The clip of the song “From love to hate”, by the R&B singer Oordaya, has just been released this Friday, January 27..
Signed in 2022 in epic records and programmed in the first part of Angèle, the 22-year-old is about to present her first album, Alnaïr, named after a star. It offers a uniquely emotional and culturally rich story from when Oordaya spent her teenage years between France, Botswana and Jordan.
“From love to hate” is the second track released.
In the city, the bustle takes over. The city is people, passing trains, metal and concrete. Nothing more impersonal and familiar, but enough to guarantee, on the contrary, the next immersion in the introspective thoughts of Oordaya.
Surprisingly, we find ourselves unable to take our eyes off this clip, which is very sober. Black and white, a piece of street near a train, and Oordaya who dances or writhes in pain of love while she sings her emotions in a hip-hop style, mixing soul and trap.
The bodily manifestation of the sung emotions is, in effect, a simple image. But this simplicity gives the piece great authenticity: finally we have the feeling of seeing and hearing, in front of us, a post-breakup therapy.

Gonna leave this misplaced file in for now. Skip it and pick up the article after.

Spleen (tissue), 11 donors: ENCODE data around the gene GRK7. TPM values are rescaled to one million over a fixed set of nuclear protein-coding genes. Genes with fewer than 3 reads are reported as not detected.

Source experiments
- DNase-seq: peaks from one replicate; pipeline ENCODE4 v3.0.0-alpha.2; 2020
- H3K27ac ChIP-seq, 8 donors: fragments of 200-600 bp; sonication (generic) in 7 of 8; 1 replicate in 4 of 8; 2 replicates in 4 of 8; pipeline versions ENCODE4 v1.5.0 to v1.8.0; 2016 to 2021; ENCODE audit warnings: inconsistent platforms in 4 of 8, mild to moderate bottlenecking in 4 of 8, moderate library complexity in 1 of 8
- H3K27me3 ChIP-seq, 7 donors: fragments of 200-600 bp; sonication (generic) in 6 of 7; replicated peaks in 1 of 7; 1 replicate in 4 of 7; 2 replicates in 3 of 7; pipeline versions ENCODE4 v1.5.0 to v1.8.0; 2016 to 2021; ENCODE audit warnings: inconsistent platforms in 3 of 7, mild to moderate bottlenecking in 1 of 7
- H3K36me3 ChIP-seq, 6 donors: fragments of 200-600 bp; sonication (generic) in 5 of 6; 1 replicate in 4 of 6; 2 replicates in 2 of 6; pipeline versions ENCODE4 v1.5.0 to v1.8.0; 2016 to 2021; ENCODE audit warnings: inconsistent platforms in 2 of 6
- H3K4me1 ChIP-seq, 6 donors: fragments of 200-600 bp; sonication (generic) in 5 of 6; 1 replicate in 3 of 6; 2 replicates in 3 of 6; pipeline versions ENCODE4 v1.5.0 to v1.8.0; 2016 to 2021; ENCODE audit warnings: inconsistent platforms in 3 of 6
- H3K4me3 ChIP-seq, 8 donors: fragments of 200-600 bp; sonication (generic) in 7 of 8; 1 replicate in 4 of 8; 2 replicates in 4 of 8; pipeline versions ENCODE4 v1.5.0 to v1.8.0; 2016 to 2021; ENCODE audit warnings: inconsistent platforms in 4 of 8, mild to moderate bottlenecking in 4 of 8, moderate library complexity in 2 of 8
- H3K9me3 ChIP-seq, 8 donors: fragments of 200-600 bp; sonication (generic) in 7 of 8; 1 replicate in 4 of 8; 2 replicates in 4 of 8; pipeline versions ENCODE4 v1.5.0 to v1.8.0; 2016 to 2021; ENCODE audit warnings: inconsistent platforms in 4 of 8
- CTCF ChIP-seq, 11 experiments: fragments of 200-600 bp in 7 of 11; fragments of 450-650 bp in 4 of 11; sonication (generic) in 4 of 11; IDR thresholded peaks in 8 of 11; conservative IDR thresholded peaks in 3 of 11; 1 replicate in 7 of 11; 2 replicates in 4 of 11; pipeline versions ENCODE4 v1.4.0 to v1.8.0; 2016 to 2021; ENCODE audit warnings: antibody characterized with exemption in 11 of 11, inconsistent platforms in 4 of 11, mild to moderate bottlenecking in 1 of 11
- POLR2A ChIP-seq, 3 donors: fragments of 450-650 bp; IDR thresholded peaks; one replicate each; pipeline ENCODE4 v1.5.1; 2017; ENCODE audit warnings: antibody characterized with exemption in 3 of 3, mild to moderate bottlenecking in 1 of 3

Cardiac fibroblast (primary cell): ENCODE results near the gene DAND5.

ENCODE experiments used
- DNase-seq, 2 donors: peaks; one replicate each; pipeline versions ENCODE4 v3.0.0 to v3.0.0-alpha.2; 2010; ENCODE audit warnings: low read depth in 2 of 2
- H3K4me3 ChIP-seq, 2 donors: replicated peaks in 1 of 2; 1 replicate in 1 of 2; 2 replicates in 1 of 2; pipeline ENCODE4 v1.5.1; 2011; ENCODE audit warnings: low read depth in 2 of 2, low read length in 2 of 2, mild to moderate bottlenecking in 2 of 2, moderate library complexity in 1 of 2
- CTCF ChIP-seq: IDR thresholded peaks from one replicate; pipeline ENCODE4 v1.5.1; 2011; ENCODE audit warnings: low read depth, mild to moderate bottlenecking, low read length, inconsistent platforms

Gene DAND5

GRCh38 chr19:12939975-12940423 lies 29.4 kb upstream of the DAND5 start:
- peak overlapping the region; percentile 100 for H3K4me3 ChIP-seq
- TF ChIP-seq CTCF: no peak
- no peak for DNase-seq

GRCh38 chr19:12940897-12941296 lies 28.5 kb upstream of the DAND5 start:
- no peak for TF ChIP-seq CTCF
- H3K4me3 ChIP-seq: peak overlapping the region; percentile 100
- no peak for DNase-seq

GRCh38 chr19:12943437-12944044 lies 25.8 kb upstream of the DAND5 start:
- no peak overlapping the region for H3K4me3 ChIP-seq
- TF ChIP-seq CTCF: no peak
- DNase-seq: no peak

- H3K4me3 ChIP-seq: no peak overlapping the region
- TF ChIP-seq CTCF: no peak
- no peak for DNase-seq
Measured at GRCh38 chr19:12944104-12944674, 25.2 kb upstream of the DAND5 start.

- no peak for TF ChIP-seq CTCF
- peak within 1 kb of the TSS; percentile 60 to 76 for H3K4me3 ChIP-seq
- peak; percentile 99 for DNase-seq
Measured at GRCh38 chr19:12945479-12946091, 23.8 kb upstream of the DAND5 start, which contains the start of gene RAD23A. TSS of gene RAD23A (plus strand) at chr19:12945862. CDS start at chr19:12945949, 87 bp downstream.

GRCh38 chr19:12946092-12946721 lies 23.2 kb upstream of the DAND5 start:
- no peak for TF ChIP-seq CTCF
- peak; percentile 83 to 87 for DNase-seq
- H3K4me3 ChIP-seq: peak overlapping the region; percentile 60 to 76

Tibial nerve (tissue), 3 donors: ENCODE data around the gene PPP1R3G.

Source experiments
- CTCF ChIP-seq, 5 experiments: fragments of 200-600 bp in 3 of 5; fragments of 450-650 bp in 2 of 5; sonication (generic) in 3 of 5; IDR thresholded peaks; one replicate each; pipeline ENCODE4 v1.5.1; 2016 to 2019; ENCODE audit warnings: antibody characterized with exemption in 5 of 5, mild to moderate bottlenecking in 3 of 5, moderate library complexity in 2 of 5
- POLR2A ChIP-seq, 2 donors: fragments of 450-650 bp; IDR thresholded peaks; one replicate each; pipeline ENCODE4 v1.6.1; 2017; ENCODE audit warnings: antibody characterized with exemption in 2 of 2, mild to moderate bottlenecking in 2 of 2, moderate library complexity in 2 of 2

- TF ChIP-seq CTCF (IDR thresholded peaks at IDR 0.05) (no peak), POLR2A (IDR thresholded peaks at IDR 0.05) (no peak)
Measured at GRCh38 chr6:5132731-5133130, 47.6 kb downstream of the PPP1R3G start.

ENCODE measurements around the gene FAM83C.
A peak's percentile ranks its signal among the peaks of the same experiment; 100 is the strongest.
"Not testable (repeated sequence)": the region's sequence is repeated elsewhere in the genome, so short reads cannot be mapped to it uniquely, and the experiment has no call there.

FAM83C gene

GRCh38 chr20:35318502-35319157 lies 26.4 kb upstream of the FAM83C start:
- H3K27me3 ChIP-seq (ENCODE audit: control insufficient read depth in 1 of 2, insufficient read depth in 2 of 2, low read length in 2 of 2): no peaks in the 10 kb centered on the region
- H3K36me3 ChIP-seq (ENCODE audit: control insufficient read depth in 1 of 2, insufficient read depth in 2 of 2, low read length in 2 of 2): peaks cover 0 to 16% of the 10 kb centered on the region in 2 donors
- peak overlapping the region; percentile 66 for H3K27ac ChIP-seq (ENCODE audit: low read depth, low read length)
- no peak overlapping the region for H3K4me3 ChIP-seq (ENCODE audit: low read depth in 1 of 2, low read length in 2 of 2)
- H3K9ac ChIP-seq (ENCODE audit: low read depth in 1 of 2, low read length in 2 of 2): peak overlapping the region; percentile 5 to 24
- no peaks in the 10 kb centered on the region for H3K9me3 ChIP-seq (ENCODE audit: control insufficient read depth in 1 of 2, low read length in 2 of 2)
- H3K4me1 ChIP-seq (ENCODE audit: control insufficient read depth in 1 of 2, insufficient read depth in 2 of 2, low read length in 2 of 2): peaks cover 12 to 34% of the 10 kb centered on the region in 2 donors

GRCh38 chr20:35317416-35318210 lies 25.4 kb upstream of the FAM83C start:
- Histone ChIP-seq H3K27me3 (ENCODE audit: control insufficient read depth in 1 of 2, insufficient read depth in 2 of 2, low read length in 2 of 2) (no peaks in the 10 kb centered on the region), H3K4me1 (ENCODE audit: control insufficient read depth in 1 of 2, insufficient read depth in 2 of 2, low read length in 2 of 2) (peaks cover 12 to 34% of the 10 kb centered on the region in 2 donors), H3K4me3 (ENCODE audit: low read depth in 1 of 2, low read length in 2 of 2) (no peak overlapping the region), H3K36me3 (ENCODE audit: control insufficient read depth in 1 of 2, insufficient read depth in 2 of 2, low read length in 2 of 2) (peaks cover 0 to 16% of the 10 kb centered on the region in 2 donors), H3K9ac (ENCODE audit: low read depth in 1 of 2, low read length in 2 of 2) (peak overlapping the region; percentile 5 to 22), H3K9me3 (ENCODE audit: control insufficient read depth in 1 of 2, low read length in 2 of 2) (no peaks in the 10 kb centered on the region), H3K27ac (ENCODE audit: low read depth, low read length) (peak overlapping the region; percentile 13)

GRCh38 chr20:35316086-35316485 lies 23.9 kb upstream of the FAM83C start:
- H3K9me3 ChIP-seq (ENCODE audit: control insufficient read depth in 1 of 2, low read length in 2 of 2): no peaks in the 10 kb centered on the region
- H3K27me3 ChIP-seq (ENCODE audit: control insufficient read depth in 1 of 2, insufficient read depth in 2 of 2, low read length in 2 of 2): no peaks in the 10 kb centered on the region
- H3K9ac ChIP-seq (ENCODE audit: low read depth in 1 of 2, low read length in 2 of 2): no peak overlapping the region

The image tells the music.
In “From Love to Hate”, music and images are truly inseparable. The frame, through these metal bars, illustrates the confinement. Although outside and surrounded by passing cars, you can be alone with yourself.
The song takes control of Oordaya’s movements: her body dances, and twists, to the rhythm of the expression of suffering and the memory of moments tinged with joy. The lyrics evoke very well, through some simple but strong and evocative words, the feelings of the breakup. Oordaya speaks of “punching”, of “cutting breath”, and says that “times have changed”. She also talks about a “drowned look”, that look that, lost in the void, says it all in a fraction of a second.
Finally, by not having to go to all the stops to count the pain, Oordaya manages to make words of real sensations known to everyone. The letter comes to materialize, a phenomenon accompanied by the bodily movements of the clip.
At times, Oordaya sketches out a dance step and says that sometimes the hope of continuing the relationship persists.
In the chorus, the dryness of the trap rhythm accompanies the outpouring of suffering that her body expresses. Bluntly, Oordaya confesses: “from love to hate, everything for you, and nothing magnificent”; “From love to hate, they told me that the end would be tragic.”
At the end, a deep breath, like a breath of relief. Oordaya confided, about her album: “I would often find myself in the studio in impossible states, crying… a bit like psych sessions I would do with myself. Making this album was real therapy. ».
“From Love to Hate” is about the music itself. Words and notes, even when it comes to vibes and soul, are sometimes the best ingredients for emotional reconstruction, both for the performer and their listeners.